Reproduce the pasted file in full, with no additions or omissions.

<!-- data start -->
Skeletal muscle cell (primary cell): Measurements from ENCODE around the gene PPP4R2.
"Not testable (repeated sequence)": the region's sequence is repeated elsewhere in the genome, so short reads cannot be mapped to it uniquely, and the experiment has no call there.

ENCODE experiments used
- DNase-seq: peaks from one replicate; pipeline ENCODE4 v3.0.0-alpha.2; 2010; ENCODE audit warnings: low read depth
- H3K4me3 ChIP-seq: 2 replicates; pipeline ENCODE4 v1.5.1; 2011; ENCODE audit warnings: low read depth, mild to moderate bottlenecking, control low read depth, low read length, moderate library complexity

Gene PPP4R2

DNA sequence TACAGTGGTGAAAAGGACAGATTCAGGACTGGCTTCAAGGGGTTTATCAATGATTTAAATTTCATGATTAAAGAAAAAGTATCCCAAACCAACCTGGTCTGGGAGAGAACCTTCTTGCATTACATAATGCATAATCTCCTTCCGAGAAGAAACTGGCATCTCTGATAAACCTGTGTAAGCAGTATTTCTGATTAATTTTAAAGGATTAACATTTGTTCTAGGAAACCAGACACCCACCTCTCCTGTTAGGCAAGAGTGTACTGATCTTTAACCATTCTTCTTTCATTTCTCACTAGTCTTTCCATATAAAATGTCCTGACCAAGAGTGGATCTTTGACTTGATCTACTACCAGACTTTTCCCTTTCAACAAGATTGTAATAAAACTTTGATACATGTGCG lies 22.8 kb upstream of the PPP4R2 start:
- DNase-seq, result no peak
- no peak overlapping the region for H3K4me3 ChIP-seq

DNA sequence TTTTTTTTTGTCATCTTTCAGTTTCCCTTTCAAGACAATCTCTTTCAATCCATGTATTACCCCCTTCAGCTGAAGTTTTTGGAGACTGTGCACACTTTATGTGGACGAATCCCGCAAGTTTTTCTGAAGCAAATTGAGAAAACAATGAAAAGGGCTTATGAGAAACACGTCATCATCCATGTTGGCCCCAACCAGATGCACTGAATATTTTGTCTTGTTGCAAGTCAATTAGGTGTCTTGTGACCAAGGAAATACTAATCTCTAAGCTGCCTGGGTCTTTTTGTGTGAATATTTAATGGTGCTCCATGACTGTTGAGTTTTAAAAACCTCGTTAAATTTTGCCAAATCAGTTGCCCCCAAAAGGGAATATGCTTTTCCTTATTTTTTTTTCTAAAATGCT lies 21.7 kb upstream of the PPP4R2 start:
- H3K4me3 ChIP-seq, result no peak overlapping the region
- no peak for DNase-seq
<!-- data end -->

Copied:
Skeletal muscle cell (primary cell): Measurements from ENCODE around the gene PPP4R2.
"Not testable (repeated sequence)": the region's sequence is repeated elsewhere in the genome, so short reads cannot be mapped to it uniquely, and the experiment has no call there.

ENCODE experiments used
- DNase-seq: peaks from one replicate; pipeline ENCODE4 v3.0.0-alpha.2; 2010; ENCODE audit warnings: low read depth
- H3K4me3 ChIP-seq: 2 replicates; pipeline ENCODE4 v1.5.1; 2011; ENCODE audit warnings: low read depth, mild to moderate bottlenecking, control low read depth, low read length, moderate library complexity

Gene PPP4R2

DNA sequence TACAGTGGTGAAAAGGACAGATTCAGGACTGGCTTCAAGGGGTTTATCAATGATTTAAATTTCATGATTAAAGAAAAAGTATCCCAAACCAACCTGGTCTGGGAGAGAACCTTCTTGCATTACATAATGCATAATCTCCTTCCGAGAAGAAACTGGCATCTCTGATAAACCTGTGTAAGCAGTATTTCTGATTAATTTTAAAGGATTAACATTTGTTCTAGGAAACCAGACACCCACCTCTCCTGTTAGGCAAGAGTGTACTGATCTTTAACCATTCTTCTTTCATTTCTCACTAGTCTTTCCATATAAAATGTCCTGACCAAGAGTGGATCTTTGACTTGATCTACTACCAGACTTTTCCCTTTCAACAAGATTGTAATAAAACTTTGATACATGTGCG lies 22.8 kb upstream of the PPP4R2 start:
- DNase-seq, result no peak
- no peak overlapping the region for H3K4me3 ChIP-seq

DNA sequence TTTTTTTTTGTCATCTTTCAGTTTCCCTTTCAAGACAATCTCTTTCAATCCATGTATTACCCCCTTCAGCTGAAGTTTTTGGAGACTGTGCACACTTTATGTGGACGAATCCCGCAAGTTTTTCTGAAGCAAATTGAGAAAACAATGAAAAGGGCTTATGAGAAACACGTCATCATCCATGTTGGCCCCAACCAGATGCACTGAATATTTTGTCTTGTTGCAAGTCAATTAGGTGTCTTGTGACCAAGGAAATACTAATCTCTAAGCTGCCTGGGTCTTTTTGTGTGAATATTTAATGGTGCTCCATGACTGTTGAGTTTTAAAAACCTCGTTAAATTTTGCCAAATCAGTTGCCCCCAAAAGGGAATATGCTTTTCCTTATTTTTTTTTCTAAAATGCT lies 21.7 kb upstream of the PPP4R2 start:
- H3K4me3 ChIP-seq, result no peak overlapping the region
- no peak for DNase-seq